The definitive biography of America’s best-known and least-understood food personality, and the modern culinary landscape he shaped.
In the first portrait of James Beard in twenty-five years, John Birdsall accomplishes what no prior telling of Beard’s life and work has done: He looks beyond the public image of the “Dean of American Cookery” to give voice to the gourmet’s complex, queer life and, in the process, illuminates the history of American food in the twentieth century. At a time when stuffy French restaurants and soulless Continental cuisine prevailed, Beard invented something strange and new: the notion of an American cuisine.
Informed by previously overlooked correspondence, years of archival research, and a close reading of everything Beard wrote, this majestic biography traces the emergence of personality in American food while reckoning with the outwardly gregarious Beard’s own need for love and connection, arguing that Beard turned an unapologetic pursuit of pleasure into a new model for food authors and experts.
Born in Portland, Oregon, in 1903, Beard would journey from the pristine Pacific Coast to New York’s Greenwich Village by way of gay undergrounds in London and Paris of the 1920s. The failed actor–turned–Manhattan canapé hawker–turned–author and cooking teacher was the jovial bachelor uncle presiding over America’s kitchens for nearly four decades. In the 1940s he hosted one of the first television cooking shows, and by flouting the rules of publishing would end up crafting some of the most expressive cookbooks of the twentieth century, with recipes and stories that laid the groundwork for how we cook and eat today.
In stirring, novelistic detail, The Man Who Ate Too Much brings to life a towering figure, a man who still represents the best in eating and yet has never been fully understood—until now. This is biography of the highest order, a book about the rise of America’s food written by the celebrated writer who fills in Beard’s life with the color and meaning earlier generations were afraid to examine.
Like the life of James Beard, this biography is big and beautiful, heartbreaking and true. It is the celebration that Beard deserves. Rien Fertel , Wall Street Journal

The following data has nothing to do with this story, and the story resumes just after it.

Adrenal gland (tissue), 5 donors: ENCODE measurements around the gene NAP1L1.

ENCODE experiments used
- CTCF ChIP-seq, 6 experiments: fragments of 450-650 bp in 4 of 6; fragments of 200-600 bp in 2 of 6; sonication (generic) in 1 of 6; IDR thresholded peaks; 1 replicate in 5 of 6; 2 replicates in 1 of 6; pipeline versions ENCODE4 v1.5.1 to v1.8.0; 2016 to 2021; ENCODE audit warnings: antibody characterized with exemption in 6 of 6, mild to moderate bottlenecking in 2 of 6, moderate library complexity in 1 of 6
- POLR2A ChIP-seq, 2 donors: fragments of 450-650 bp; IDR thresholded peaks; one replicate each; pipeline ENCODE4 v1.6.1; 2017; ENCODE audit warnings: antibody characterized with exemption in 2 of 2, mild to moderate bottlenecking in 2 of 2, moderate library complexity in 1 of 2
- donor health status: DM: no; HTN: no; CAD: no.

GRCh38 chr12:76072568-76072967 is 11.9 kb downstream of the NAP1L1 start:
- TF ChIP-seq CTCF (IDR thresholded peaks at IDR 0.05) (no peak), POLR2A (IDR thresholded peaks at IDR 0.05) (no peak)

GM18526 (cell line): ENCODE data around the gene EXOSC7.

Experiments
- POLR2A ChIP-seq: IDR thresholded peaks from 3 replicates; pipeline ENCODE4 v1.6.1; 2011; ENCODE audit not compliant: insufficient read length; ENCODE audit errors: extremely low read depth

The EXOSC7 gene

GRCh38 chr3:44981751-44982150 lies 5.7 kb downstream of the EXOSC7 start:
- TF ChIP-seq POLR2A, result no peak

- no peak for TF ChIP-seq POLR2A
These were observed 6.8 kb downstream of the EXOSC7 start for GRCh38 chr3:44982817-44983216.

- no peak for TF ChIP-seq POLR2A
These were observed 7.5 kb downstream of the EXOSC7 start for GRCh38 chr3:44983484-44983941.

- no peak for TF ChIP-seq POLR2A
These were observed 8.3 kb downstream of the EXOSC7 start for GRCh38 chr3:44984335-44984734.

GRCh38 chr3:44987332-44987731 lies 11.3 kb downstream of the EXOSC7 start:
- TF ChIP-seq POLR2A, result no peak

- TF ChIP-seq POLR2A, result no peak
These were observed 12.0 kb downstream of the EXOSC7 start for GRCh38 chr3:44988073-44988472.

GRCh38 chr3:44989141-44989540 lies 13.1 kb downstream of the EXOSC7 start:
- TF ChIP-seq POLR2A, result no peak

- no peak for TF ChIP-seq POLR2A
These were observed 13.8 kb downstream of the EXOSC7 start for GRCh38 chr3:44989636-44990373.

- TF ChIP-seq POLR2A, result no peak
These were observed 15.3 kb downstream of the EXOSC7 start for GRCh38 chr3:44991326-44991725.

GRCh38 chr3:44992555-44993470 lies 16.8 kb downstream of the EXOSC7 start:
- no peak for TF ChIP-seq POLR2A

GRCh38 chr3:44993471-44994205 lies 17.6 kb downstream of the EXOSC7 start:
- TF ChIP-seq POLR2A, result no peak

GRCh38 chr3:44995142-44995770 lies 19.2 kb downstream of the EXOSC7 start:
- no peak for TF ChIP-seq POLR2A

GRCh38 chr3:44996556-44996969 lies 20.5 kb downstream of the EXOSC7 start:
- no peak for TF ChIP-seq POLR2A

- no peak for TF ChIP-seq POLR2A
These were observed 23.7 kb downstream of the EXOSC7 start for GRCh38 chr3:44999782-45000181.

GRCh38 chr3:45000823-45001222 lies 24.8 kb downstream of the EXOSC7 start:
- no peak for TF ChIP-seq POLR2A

The food writer who, more than anyone else, inscribed the idea of an American cuisine, Beard was larger than the sum of his cookbooks and Birdsall brings him to vivid life here. Boston Globe
The Man Who Ate Too Much makes a fascinating and persuasive case that [James] Beard was brought to an idea of culinary Americanness by re-experiencing the American West. Adam Gopnik , New Yorker
A marvel of narrative nonfiction that achieves for 20th-century gay history what Tom Wolfe did for aviation in The Right Stuff, a subjective and objective reconstruction of a neglected American subculture hiding in plain sight. Anne Matthews , The American Scholar
The Man Who Ate Too Much is one of the finest biographies of recent memory and one of the best culinary biographies around. Consider it required reading for anyone seeking to understand the foundations of modern American cooking. Nevin Martell , Washington Independent Review of Books
It is fitting that John Birdsall should give this impossibly rich tribute to the gay father of modern American food culture, revealing that it’s not the food but the ingredients within that make the cook a legend. Savoir faire, shade, dish, yearning, hunger, and creative fire made the great James Beard and this joy of a biography possible…Foundational. Important. Indispensable and delectable queer food history at its finest. Michael W. Twitty, James Beard Award–winning author of The Cooking Gene
Beard was both a victim and a perpetrator of multiple erasures, which Birdsall records in meticulous detail… The story of Beard’s life invites us to recognize the violence that was done in the name of American cooking and expand our understanding of authenticity to include not only what’s on the plate but everything around it: the norms, prejudices, economic wounds, environmental traumas, and other social forces that go into the production of food and culinary authority. It’s a reminder that food is part of culture, and terroir not simply a matter of the soil. Aaron Timms , New Republic
John Birdsall pens what could be the definitive biography of America’s best-known food personality and the national culinary landscape he shaped. Fortune
John Birdsall is not a polite biographer, and I say this with admiration. In his new book, The Man Who Ate Too Much, he pokes and prods at Beard’s most tender places, his hidden traumas, his deepest insecurities. Birdsall gets to what’s often missing from the cheerful narrative of James Beard, shading in the face sketched on medals and vintage book covers — a man known chiefly as a gregarious entertainer, enormous in profile, appetite and knowledge. Tejal Rao , New York Times
Birdsall’s sentences have rhythm, too, and compress time and place so that a meal becomes a history… like the greediest of diners, I want more. Ligaya Mishan , New York Times Book Review
For the first time, Mr. Birdsall brings both scholarly research and a queer lens to Beard’s life, braiding the strands of privilege and pain, performance and anxiety, into an entirely new story. Julia Moskin, New York Times
Food is a haven for Beard in even his lowest moments, and Birdsall, a lovely writer, honors that with delicate reconstructions of flavor. Madeline Leung Coleman , The Atlantic